While Nissan was building big in 2016, GM went the other direction with their newest diesel engine, the 2.8-liter, four-cylinder, dual over-head cam, LWN Duramax which was found under the hoods of their mid-size pickups. Instead of going after maximum towing capacity or horsepower, the goal was fuel efficiency, and they knocked that out of the park as the 2.8 Duramax was initially rated at 31 miles per gallon on the highway. Let that sink in next time you’re filling the bottomless fuel tank on your Superduty. The pint-size pickup isn’t in the ½ ton class, but that gives it a few benefits, as its super easy to find parking spots, it’s much more maneuverable, and has a Cadillac-like ride quality. However, it’s still plenty capable as a pickup truck both on and off road, and its max towing capacity is 7,700 pounds. Here are the numbers: the 2.8 four-cylinder puts out 181 horsepower and 369 pounds of torque, which is plenty if you consider the truck its pushing weights less than 4,800 pounds, even for the fully equipped four-wheel drive models. The LWN is backed up by a GM 6L50 six-speed automatic which has a wide ratio spread which helps the engine accelerate and have a comfortable low RPM when cruising down the highways.
Ford F-150 3.0 V6 Powerstroke
In 2018, Ford threw its hat into the ring, and introduced their version of a half-ton diesel pickup. Like every engine mentioned today, the 3.0 Powerstroke features a compacted graphite iron block, aluminum cylinder heads, dual over-head cams, and a forged steel crankshaft. When combined with their single VGT turbo, the baby Powerstroke produces 250 horsepower and 440 pound feet of torque. Ford claimed another first for a diesel pickup with the standard equipment 10 speed automatic transmission which has a deep 4.70 first gear ratio and a 0.64 tenth gear, and plenty of options in-between to keep the V6 right at the RPM of peak torque.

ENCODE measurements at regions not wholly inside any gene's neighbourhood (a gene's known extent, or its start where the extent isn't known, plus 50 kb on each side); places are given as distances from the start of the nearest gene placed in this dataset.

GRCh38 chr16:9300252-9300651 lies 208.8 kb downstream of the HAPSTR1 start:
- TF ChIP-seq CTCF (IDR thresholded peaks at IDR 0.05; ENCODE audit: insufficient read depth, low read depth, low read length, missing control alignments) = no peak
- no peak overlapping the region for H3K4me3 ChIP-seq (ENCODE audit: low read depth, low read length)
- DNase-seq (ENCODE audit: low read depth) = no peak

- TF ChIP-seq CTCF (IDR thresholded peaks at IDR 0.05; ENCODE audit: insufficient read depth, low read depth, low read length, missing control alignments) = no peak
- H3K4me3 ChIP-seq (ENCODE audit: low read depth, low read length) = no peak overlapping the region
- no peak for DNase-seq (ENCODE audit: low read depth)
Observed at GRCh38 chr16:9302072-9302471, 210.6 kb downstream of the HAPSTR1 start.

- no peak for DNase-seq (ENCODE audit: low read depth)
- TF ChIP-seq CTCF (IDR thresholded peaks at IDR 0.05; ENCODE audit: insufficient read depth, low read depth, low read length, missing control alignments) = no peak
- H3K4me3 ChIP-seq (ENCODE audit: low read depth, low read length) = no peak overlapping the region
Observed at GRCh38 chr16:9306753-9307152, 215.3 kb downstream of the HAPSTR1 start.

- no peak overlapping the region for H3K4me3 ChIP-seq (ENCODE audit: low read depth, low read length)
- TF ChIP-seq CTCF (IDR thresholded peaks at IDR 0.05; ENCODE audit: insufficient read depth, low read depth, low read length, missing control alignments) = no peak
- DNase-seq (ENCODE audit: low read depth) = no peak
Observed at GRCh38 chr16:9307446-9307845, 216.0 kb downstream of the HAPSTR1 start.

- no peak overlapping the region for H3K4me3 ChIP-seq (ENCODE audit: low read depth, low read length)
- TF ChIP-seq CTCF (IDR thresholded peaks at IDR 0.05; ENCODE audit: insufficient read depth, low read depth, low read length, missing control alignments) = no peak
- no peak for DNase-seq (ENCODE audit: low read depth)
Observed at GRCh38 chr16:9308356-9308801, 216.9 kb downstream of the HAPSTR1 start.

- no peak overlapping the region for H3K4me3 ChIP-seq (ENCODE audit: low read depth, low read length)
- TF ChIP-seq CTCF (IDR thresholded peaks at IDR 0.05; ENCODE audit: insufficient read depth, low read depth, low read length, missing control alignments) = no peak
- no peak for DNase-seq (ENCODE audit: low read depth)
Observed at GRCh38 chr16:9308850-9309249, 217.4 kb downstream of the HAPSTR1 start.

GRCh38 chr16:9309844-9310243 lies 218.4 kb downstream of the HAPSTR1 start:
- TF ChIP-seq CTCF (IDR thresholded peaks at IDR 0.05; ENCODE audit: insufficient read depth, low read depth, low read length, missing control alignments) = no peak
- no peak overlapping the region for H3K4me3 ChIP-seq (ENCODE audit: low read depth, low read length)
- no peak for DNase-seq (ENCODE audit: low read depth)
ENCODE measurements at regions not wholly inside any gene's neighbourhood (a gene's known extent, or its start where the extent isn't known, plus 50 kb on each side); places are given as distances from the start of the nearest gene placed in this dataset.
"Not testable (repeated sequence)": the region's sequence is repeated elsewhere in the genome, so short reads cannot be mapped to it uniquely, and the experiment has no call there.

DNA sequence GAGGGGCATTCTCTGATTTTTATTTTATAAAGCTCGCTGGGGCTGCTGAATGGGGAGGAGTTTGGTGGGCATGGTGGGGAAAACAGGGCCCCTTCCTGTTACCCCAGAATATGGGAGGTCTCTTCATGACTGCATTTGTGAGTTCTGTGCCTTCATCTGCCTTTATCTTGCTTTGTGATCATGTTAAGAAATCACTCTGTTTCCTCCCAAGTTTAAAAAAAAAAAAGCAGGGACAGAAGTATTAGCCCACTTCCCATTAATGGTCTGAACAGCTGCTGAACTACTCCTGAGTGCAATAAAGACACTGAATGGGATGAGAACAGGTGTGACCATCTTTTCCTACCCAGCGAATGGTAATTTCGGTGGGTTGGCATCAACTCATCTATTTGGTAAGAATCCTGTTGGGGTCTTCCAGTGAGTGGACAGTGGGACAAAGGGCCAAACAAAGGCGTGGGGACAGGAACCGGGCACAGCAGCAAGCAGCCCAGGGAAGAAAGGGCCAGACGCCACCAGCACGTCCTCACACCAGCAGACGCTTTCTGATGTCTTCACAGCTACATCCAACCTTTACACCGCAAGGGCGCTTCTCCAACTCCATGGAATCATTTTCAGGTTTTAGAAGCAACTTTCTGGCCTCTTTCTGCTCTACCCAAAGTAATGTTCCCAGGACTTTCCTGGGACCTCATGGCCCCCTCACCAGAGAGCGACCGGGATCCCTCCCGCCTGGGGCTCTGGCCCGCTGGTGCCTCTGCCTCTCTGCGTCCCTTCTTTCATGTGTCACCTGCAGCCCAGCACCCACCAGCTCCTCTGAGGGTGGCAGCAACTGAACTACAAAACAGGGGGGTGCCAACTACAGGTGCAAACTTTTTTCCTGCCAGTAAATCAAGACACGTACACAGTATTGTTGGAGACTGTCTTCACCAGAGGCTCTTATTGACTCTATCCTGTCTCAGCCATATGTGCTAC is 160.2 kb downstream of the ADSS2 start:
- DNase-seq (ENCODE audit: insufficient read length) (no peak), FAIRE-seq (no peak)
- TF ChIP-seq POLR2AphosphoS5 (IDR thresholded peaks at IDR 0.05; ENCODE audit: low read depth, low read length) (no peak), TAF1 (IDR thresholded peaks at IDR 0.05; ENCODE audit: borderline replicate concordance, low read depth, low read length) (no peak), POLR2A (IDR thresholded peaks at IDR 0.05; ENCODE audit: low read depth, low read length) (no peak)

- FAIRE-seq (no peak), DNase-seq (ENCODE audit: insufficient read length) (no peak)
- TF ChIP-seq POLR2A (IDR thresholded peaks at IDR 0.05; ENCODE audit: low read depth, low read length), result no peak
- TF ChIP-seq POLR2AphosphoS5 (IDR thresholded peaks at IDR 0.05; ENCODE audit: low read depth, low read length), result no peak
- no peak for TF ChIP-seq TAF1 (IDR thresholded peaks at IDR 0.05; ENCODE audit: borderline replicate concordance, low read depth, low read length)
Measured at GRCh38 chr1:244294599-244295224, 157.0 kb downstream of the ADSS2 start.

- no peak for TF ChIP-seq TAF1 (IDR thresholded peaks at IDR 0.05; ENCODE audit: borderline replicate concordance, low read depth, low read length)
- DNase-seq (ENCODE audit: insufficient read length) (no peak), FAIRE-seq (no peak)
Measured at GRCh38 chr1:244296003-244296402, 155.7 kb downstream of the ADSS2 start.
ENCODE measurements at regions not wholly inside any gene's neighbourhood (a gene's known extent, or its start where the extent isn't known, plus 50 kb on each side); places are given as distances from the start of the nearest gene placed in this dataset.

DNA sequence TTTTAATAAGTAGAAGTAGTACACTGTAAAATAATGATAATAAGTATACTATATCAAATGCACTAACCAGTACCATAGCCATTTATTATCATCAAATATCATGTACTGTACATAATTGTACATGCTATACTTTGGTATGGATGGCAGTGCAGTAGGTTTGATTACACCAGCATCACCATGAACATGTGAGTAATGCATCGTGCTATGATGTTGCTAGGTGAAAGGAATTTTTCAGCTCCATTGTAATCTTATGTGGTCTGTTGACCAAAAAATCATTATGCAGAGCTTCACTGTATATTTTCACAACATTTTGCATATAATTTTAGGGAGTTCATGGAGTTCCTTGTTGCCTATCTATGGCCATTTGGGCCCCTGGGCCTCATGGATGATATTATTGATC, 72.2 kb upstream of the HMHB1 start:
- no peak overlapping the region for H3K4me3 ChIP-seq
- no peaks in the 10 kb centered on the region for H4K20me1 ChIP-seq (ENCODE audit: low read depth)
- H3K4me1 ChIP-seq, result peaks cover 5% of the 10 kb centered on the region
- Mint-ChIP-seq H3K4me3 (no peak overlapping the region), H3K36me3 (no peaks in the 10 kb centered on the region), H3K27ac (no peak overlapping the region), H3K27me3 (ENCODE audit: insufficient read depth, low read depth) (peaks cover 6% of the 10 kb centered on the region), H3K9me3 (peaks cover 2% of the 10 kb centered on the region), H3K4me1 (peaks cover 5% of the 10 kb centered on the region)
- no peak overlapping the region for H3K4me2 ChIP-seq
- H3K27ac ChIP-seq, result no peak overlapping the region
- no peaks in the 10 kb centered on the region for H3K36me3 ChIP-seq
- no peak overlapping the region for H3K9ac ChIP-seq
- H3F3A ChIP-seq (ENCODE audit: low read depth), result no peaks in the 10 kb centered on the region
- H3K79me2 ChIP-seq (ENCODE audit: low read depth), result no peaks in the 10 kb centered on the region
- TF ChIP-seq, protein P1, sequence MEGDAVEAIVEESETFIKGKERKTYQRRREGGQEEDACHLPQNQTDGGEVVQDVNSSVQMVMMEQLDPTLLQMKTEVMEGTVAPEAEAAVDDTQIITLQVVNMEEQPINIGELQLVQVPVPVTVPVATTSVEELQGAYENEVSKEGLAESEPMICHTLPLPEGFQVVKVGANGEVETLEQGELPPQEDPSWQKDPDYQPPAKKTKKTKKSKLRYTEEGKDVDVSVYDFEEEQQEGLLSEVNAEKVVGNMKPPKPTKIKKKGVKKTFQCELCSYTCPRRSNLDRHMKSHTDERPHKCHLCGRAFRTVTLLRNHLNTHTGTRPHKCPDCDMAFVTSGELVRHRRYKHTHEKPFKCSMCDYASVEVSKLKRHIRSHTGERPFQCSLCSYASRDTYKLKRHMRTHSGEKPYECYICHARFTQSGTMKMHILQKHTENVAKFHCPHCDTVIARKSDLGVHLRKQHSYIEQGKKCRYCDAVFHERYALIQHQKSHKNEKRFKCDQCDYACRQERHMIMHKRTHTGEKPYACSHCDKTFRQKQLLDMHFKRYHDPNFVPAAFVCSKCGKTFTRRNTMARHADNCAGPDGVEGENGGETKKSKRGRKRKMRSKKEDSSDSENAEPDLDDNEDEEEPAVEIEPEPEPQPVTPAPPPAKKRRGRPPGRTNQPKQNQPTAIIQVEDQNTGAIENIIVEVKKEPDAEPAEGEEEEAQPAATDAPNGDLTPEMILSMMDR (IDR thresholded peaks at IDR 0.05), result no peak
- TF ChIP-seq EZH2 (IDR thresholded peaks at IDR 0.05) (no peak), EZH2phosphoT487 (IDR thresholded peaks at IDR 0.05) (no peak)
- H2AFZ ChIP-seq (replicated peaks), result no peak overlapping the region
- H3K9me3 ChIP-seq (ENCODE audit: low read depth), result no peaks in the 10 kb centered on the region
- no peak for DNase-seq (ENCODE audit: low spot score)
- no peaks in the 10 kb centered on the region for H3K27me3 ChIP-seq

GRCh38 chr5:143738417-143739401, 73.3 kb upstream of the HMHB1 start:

If you browse through the spec sheet in your Ford brochure, you might notice some interesting comparisons. While the 3.0 Powerstroke is a spunky mill, it’s not the most powerful, nor does it carry the highest tow rating of the F-150 family. That honor goes to the 5.0 Coyote and 3.5 EcoBoost V6 respectively. While the 3.0 Powerstroke lands right in the middle of the five engine options available for the F-150, there is one honor it takes, and that’s best fuel mileage. It has an EPA estimated rating of 30 MPG, but real world tests have suggested with careful driving, you can beat that by a couple numbers. While a diesel powered F-150 might not be the workhorse of the bunch, if you want to haul the family around in style and comfort, and rarely need to haul anything larger than a side-by-side, then your only challenge is to pick which interior package is right for you.